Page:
Madison Moore 26 February 2017

Adding Film to the Science Syllabus (Part 2)

Films

Continuing with our weekly education series, we have selected seven films that demonstrate growth, reproduction, dynamic homeostatis and interactions of biological systems” (CollegeBoard, 2016). While many high school science programs teach to the test, placing their focus on preparation for standardized exams, we propose a multi-disciplinary approach to education with a list of films to accompany biology curricula.

The videos in this series have been selected with key lessons in mind. With films ranging from lab footage to experimental and documentary shorts, the package offers a range of entry-points for young learners to engage with the study of biology and develop critical thinking skills.

Failed Regeneration

Ramin Rahni’s film illustrates the process of root regeneration in plants. While the attempt is unsuccessful, it reveals the ways in which cells function and interact with one another. Since their development is presented as a timelapse, we are able to appreciate the details and composition of these cells as an outgrowth begins to form.

Arabidopsis thaliana

In their experimental short, Toma Peiu and Nicholas DelRose make compelling comparisons between the biological processes of regeneration in plants and animals. The film “Arabidopsis thaliana juxtaposes the implications of injury, development and regeneration for plants, humans and cities, with a nod to one of the most popular plant model organisms in biology and genetics.”

Toma Peiu and Nicholas DelRose, directors

aDiatomea

“aDiatomea is an artificial life system that uses various methods and notions of a-life research. The basic principle of aDiatomea is that every aspect of it is entirely mathematically generated and thus it is not created purposefully as an art piece but as a complex system that takes a life of its own. These artificial organisms are based on actual unicellular organisms known as Diatoms. These beautiful microscopic creatures are constructed using the superformula, an equation that can reproduce organic forms. Granular sound is injected in these organisms, acting as their life-force, while they interact with each other and their environment. This film shows a recording of 36 seconds of evolution in 5 different colonies of artificial diatoms, pushing the boundaries of complex computer calculations.” 

Markos Kay, director

Sperm with hooks

This lab footage taken under the microscope reveals key features and capabilities of sperm cells taken from a rat. While the shapes onscreen appear abstract and foreign, sperm cells in different species have developed specific characteristics through the process of evolution.

Heliozoan

“We see an organism called a Heliozoan or “sun animal” sitting pretty as its busy neighbors go about their frenetic business. The heliozoan has a guest. Those green dots inside are green algal cells. They live protected inside the heliozoan (it is coated in scales and spikes), and in return, they pay rent in the form of energy they trap from sunlight. The heliozoan doesn’t need to find and eat food. Its neighbors must, and they are kept busy doing so. The tiniest moving dots are bacteria, the larger are ciliates.”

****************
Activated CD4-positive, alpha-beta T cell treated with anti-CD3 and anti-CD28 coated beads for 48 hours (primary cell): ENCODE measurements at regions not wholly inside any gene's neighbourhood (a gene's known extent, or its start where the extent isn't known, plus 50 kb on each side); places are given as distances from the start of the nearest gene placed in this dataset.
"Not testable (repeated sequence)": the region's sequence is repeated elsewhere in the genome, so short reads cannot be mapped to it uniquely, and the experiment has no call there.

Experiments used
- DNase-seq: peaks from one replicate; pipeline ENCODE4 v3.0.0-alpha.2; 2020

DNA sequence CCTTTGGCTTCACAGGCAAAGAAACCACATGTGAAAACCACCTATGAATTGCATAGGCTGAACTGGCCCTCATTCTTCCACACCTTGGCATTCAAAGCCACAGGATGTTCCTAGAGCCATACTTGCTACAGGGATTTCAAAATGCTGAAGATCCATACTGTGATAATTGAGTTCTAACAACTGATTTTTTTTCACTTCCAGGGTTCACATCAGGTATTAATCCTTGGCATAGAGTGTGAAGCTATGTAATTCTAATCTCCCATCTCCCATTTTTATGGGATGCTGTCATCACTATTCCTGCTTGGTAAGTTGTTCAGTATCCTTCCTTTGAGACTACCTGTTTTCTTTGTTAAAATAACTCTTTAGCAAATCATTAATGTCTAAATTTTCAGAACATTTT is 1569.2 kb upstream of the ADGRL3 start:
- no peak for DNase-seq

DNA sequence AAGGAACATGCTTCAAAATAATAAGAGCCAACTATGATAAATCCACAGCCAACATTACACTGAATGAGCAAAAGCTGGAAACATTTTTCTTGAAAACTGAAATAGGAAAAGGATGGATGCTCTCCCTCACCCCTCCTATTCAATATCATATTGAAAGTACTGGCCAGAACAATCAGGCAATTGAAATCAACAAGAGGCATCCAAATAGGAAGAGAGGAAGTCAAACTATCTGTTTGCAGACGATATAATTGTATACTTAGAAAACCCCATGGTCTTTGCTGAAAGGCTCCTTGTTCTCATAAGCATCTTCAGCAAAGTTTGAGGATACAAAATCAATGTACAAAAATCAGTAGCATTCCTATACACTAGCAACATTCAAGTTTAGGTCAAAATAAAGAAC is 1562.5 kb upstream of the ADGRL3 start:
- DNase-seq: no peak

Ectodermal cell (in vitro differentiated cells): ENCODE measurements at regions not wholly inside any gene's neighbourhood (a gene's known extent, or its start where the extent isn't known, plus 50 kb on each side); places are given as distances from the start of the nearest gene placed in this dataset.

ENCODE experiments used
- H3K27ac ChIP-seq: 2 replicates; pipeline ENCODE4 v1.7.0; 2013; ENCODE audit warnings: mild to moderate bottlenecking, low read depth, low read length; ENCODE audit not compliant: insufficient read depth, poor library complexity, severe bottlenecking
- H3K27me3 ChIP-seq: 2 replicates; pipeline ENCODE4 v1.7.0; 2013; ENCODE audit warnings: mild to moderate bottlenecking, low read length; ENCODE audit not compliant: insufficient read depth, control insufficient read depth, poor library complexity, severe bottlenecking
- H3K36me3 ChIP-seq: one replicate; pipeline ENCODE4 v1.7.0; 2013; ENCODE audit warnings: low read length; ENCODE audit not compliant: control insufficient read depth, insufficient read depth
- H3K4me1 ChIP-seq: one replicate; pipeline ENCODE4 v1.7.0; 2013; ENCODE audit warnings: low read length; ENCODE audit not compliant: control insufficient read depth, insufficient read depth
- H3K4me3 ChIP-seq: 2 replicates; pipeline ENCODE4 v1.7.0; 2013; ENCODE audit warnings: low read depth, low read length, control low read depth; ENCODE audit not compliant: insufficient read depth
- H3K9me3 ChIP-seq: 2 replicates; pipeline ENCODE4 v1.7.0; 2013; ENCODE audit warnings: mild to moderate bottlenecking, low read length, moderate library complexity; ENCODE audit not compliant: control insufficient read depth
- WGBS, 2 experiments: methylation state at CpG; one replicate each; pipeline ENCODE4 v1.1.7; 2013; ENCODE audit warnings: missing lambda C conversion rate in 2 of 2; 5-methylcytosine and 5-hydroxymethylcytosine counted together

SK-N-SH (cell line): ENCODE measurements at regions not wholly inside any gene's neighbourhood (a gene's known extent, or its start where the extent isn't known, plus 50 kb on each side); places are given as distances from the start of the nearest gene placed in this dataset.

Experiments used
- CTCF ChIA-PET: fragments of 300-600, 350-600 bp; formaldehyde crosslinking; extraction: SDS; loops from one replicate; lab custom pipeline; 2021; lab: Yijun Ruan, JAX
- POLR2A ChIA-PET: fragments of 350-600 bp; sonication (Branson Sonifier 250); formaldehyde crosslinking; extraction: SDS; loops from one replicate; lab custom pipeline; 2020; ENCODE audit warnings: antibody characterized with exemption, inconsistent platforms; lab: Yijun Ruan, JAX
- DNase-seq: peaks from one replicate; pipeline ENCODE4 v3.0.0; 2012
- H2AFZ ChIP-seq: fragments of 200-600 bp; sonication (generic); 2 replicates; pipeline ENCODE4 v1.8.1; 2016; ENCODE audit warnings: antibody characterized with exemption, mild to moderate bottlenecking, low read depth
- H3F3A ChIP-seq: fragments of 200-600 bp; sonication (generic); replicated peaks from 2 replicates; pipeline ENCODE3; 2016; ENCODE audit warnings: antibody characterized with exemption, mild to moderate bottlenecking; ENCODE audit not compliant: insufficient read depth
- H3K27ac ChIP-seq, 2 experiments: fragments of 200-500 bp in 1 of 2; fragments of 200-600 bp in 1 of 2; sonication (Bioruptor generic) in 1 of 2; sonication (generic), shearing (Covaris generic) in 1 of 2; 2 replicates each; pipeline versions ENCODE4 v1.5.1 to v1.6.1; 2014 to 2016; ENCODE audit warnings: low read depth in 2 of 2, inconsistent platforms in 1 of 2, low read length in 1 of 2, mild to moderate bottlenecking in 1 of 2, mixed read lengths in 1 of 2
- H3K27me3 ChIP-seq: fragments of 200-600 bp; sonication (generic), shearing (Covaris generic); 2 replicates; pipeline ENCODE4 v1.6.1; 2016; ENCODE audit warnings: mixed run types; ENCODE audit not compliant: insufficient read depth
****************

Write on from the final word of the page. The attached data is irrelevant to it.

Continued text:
Sally Warring, director

Twenty-One Percent

In their imaginative performance video, Ursula Biemann and Mo Diener demonstrate the ways in which chemical interactions have paved the way for materiality — and ultimately life — in the universe. Their piece considers the development of our physical world, as well as the ways in which living things are connected to and reliant upon it for survival.Life Cycle of Toxoplasma Gondii

 

 

 

Life Cycle of Toxoplasma Gondii

“A 29-screen video installation examines The Life Cycle of Toxoplasma Gondii and the memetic proliferation of cat videos. T. gondii is a parasite spread by cats, which is present in 30% of the human population. The microbe reproduces in cats, and is spread fecal-orally. When imbibed by other animals, the parasite produces cysts in muscles, even the eyes and brain. Mice and rats with toxoplasmosis lose their innate fear of cats, and are instead aroused by the smell of their urine, causing a “fatal attraction.” The cats can capture and eat these docile rodents, and thus the parasite completes its life cycle­ — ­through mind control.

While generally presumed to have no effect on healthy people, recent studies by Czech evolutionary biologist, Jaroslav Flegr, show that those who carry the parasite exhibit personality changes, which increase over time. This may be due to neurotransmitter-producing enzymes in the cyst, which sometimes lodges in the brain. Women become more easy-going, gregarious, and attentive to dress. Men become more jealous, suspicious, and sloppily attired. Toxo-infected people have slower reactions times, leading to greater probability of car accidents. Toxoplasma is commonly found in schizophrenics, and may cause more severe hallucinations and delusions.

Human beings are apparently a dead-end for the parasite, which does not return to the cat to sexually reproduce, as it can with prey. However, the proliferation of cats as pets — and on the internet as videos — might suggest otherwise. The installation explores the relationship between our biological affinity for cats and the technocultural expression of that desire.” 

Rachel Meyeri, director

 

 

 

 

 

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